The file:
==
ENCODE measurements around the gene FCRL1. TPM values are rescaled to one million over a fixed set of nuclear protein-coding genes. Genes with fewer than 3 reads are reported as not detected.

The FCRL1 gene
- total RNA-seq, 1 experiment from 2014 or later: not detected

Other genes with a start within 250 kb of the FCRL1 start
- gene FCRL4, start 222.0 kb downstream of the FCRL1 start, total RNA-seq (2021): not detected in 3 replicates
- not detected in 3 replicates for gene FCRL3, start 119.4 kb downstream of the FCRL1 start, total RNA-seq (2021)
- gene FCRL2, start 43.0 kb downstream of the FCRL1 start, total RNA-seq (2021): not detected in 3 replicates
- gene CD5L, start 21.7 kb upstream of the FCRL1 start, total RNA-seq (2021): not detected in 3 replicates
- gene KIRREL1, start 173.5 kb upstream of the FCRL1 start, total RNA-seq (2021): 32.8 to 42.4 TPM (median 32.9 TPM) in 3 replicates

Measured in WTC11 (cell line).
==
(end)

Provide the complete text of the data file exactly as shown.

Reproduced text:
ENCODE measurements around the gene FCRL1. TPM values are rescaled to one million over a fixed set of nuclear protein-coding genes. Genes with fewer than 3 reads are reported as not detected.

The FCRL1 gene
- total RNA-seq, 1 experiment from 2014 or later: not detected

Other genes with a start within 250 kb of the FCRL1 start
- gene FCRL4, start 222.0 kb downstream of the FCRL1 start, total RNA-seq (2021): not detected in 3 replicates
- not detected in 3 replicates for gene FCRL3, start 119.4 kb downstream of the FCRL1 start, total RNA-seq (2021)
- gene FCRL2, start 43.0 kb downstream of the FCRL1 start, total RNA-seq (2021): not detected in 3 replicates
- gene CD5L, start 21.7 kb upstream of the FCRL1 start, total RNA-seq (2021): not detected in 3 replicates
- gene KIRREL1, start 173.5 kb upstream of the FCRL1 start, total RNA-seq (2021): 32.8 to 42.4 TPM (median 32.9 TPM) in 3 replicates

Measured in WTC11 (cell line).